Horan discusses three reasons for his stance against the march:
… (a) the event’s moniker is incomplete at best and disingenuous at worst, (b) the mode of protest has proven ineffective, and, following the second point, (c) the ‘march’ and its related events is a self-serving exercise in self-righteousness, self-congratulatory grandstanding and disinterest in the most pressing matters of human rights and dignity in our world today.
These three points are inter-related, but let me repeat that last one, since on that point Horan’s message for his Catholic community is precisely the same as the message I want to convey to my evangelical community. I believe this is true not just for the January protest march, but for the entire anti-abortion movement and for nearly every expression of anti-abortion politics in America today.
The anti-abortion political movement in America overall is “a self-serving exercise in self-righteousness, self-congratulatory grandstanding and disinterest in the most pressing matters of human rights and dignity in our world today.”
It is not only that, but it is pervasively that. Self-righteousness, self-congratulatory grandstanding and disinterest in the most pressing matters are what this movement is for. They are a feature, not a bug. They are not an unfortunate side-effect threatening the original purpose of the movement, but rather they are and have always been central as cause and motive, as driving force, as raison d’etre.
Brother Horan laments the long record of futility and ineffectiveness associated with the “March for Life.” “For nearly 40 years people have been doing the exact same thing with no progress of which to speak,” he writes.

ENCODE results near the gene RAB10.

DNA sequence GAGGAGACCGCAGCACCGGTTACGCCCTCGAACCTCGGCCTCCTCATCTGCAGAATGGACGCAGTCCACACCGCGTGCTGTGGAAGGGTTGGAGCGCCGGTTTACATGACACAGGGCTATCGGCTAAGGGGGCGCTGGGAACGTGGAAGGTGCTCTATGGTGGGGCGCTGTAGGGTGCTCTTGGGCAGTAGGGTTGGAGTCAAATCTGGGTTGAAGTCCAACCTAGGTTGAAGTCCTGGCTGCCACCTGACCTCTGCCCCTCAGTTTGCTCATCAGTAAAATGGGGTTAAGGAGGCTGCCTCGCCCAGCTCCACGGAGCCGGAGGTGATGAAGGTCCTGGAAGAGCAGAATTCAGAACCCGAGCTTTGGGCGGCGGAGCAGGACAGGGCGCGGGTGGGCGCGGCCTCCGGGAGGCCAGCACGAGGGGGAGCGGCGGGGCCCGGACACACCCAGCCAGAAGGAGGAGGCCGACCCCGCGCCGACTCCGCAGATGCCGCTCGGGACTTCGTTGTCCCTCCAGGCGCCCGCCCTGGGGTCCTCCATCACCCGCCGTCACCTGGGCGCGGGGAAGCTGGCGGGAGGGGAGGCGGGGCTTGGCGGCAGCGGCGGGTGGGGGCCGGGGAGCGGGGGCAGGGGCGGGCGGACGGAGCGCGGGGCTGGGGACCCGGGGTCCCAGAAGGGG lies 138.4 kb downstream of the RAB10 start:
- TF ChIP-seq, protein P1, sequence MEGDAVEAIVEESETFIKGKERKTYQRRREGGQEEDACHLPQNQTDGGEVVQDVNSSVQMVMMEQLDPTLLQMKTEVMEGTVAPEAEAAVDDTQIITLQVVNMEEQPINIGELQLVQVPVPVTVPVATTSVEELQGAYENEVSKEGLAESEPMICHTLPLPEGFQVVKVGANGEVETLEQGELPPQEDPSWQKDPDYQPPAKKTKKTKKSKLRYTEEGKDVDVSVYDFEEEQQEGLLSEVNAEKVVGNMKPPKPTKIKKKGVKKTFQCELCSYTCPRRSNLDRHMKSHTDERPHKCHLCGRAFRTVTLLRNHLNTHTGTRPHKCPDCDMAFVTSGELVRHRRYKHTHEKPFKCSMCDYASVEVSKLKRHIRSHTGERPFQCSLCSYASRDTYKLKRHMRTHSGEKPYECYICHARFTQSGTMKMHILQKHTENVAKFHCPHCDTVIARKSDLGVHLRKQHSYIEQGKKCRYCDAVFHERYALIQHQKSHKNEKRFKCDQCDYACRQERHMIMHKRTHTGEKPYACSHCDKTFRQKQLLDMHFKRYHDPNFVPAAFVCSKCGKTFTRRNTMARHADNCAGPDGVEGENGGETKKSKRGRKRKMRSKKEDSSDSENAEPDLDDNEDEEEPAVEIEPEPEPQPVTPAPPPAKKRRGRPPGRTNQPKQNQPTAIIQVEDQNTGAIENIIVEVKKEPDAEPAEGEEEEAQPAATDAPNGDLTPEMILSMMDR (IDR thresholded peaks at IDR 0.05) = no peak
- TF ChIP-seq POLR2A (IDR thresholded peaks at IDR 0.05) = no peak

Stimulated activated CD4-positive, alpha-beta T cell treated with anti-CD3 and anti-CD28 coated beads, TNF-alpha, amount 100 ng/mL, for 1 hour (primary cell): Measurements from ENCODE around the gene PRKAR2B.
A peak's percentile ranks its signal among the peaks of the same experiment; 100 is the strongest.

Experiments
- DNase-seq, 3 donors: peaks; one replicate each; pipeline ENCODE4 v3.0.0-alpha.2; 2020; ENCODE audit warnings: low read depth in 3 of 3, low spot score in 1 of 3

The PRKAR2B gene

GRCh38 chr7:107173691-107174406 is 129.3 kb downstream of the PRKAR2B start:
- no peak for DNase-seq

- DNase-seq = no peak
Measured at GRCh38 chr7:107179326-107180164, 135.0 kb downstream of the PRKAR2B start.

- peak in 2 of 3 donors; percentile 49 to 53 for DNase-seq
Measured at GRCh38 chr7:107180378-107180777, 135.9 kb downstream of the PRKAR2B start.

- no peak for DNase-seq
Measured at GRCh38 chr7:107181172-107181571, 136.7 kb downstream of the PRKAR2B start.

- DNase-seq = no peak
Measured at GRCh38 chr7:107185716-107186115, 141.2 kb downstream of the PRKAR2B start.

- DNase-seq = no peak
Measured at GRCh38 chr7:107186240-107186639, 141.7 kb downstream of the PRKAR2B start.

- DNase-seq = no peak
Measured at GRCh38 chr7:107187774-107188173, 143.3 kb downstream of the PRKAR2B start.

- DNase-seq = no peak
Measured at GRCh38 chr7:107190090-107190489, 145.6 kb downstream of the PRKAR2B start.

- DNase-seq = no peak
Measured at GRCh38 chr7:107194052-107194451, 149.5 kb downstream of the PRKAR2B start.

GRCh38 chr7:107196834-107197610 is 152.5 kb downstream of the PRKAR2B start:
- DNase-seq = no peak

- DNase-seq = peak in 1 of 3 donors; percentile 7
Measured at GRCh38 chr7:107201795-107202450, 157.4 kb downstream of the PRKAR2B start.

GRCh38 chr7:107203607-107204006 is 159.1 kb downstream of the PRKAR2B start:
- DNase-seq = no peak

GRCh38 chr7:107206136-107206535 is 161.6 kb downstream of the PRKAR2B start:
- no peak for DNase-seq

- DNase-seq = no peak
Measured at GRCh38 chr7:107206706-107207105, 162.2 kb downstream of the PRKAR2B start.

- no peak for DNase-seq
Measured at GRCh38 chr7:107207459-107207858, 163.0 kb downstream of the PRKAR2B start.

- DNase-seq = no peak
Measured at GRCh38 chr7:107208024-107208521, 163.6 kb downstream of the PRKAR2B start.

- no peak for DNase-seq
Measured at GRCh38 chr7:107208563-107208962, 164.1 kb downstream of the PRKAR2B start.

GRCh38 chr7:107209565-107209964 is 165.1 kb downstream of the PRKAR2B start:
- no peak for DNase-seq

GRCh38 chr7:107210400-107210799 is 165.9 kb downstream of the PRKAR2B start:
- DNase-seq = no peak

But that’s not really true. For nearly 40 years, these marchers have been extraordinarily successful. Year after year they have accomplished their goals, achieving just what they set out to do. Year after year they have savored their self-righteousness, congratulated themselves, grandstanded and distracted themselves from the most pressing matters of human rights and dignity. Year after year after year the march has been a great success.I am certain that Brother Horan would disagree with me about such a sweeping application of his criticisms of this one event, but he dwells among the Franciscans and I dwell among the evangelicals and I can only bear witness to what I have seen.
And what I have seen is that the anti-abortion political movement in the evangelical church arises from and feeds into a self-righteous pride that corrodes everything and everyone it touches. It is the indignant self-deception of the anti-kitten burning coalition writ large. It is the never-ending quest for Satanic baby-killers to provide a foil for our relative righteousness.
The anti-abortion political movement, in other words, is a sin from which American evangelicalism needs to repent. It is a toxin that is poisoning the church.
Here is more from Brother Horan. Again, his comments are narrowly directed at the annual ritual of the “March for Life,” but I think they apply much more broadly to religious anti-abortion politics as a whole:
While the presenting focus of the (so-called) “March for Life” is the abortion legislation of the United States, what actually takes place seems far less issue-focused and far more an exercise in self-congratulatory fanfare.
… What strikes me as most egregious in this whole extravaganza is the simplistic distillation of an incredibly complex moral and political issue into the binary “good vs. evil” construction. It is not that simple.
… It is sad that a boutique, albeit legitimate, issue in the Catholic moral tradition has been made to be the singular and defining catholicity litmus test for so many. Who is in and who is out is rarely determined by one’s profession of faith and baptism (that is, by the way, what makes someone a Christian), but where they fall in the pseudo-reality of binary moral categories: “pro-life or not?” which always really means: “anti-abortion.”